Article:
After sharing this with Judith, I was told that I had a very thorough and useful idea, but I was possibly biting off more than I would be able to chew with such a large term list. I was told to narrow my topics down to the three main ones, but I had absolutely no idea how I would do that at first because I thought ALL the terms were important! I decided I would do introductory research first on each topic and see what followed from that point. Amazingly, after typing each word into Google Scholar and reading the first couple of article titles that came up, it seemed that the important terms separated themselves into main category headings, and the less important- or perhaps less discussed among educators- were eliminated. I settled on the three main research categories of: Culturally Responsive Pedagogy, Funds of Knowledge, and Web 2.0, with an introduction discussing Motivation.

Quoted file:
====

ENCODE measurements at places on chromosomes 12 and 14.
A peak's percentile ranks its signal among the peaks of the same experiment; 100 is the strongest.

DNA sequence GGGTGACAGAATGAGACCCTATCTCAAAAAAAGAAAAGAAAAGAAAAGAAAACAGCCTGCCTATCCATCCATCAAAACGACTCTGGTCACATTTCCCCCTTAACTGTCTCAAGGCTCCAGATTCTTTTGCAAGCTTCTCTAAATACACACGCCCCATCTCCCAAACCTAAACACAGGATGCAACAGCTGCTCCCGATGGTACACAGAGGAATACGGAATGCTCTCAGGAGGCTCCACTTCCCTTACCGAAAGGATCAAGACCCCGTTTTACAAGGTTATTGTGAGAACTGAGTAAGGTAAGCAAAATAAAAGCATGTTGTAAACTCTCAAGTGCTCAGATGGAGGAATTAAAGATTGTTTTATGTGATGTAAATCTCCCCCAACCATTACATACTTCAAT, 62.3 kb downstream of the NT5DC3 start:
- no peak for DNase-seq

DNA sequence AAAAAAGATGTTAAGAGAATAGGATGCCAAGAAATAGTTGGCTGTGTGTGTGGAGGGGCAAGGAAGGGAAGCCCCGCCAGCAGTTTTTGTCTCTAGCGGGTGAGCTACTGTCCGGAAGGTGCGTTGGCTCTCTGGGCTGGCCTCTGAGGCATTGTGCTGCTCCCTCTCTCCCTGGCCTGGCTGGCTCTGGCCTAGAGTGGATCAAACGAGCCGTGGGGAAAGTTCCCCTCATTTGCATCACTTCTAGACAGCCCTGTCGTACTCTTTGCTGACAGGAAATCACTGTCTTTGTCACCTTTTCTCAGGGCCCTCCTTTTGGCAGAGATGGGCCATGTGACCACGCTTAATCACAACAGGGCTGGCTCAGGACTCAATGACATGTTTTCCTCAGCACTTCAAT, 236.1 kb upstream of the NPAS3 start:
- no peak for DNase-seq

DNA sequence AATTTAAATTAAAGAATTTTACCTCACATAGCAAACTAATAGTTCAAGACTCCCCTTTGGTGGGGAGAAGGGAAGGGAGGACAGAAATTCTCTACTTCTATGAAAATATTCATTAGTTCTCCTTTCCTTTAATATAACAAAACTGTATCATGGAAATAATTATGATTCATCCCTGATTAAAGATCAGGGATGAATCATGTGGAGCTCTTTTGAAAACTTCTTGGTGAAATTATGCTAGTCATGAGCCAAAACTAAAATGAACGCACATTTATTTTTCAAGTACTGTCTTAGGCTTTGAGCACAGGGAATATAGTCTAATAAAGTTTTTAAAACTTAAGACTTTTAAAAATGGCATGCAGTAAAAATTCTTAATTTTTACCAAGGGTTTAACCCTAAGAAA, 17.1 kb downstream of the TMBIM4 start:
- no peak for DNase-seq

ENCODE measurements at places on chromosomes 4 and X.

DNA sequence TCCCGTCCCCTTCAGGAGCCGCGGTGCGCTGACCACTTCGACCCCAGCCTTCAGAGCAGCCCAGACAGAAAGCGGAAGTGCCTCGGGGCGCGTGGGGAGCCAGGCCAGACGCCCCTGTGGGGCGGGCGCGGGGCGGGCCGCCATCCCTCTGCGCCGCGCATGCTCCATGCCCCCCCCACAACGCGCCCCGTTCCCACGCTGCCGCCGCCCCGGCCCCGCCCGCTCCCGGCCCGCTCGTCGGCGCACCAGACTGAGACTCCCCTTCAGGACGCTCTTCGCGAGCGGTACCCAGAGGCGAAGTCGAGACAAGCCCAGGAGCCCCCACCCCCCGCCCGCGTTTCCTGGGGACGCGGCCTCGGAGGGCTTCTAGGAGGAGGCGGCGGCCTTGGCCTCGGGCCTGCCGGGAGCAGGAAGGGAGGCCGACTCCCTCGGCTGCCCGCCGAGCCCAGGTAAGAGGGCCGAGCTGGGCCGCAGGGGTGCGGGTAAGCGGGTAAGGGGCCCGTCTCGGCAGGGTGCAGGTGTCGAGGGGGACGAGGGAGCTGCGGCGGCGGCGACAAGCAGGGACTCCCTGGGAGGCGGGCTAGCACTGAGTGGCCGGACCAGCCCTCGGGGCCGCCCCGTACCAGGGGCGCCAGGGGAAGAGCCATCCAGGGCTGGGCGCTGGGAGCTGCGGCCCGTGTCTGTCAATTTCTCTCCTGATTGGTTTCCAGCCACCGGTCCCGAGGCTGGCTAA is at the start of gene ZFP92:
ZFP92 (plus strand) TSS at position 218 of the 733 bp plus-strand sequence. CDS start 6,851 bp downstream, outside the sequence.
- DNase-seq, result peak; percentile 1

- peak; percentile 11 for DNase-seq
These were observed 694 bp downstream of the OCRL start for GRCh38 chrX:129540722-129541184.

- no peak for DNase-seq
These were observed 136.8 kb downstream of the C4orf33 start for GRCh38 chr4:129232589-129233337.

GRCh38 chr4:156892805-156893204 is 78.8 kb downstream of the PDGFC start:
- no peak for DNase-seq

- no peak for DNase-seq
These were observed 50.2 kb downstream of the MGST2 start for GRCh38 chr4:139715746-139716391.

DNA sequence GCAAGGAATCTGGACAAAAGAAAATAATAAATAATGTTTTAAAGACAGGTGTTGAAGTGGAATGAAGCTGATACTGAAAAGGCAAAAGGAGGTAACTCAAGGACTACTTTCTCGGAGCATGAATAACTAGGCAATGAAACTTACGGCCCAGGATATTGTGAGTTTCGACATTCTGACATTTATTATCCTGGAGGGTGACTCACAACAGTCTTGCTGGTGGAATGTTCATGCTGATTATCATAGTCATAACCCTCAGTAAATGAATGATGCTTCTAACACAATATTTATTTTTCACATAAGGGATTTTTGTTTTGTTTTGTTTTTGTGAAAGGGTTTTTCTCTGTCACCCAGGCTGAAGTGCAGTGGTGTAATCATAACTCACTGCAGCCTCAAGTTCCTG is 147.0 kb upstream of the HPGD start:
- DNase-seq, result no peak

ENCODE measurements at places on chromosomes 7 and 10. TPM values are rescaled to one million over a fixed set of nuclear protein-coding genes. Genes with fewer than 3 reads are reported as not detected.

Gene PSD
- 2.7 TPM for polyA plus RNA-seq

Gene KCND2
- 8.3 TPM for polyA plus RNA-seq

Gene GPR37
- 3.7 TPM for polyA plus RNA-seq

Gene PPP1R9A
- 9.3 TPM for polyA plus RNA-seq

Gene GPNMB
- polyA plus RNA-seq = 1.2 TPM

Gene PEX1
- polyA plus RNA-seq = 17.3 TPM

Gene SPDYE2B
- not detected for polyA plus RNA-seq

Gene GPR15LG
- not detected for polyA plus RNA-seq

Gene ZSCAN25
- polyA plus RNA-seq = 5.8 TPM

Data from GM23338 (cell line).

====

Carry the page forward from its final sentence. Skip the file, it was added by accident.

(view changes)
    11:24 am

Friday, December 4

  1. page home edited ... Wikis Web 2.0 Links and Applications Conclusion Conclusion Research Narrative
    ...
    Wikis
    Web 2.0 Links and Applications
    Conclusion
    Conclusion
    Research Narrative
    (view changes)
    9:43 am

Wednesday, December 2

  1. page Resources edited ... {The Magic of Culturally Responsive Pedagogy- Phuntsog.pdf} {Understanding Culturally Respon…
    ...
    {The Magic of Culturally Responsive Pedagogy- Phuntsog.pdf}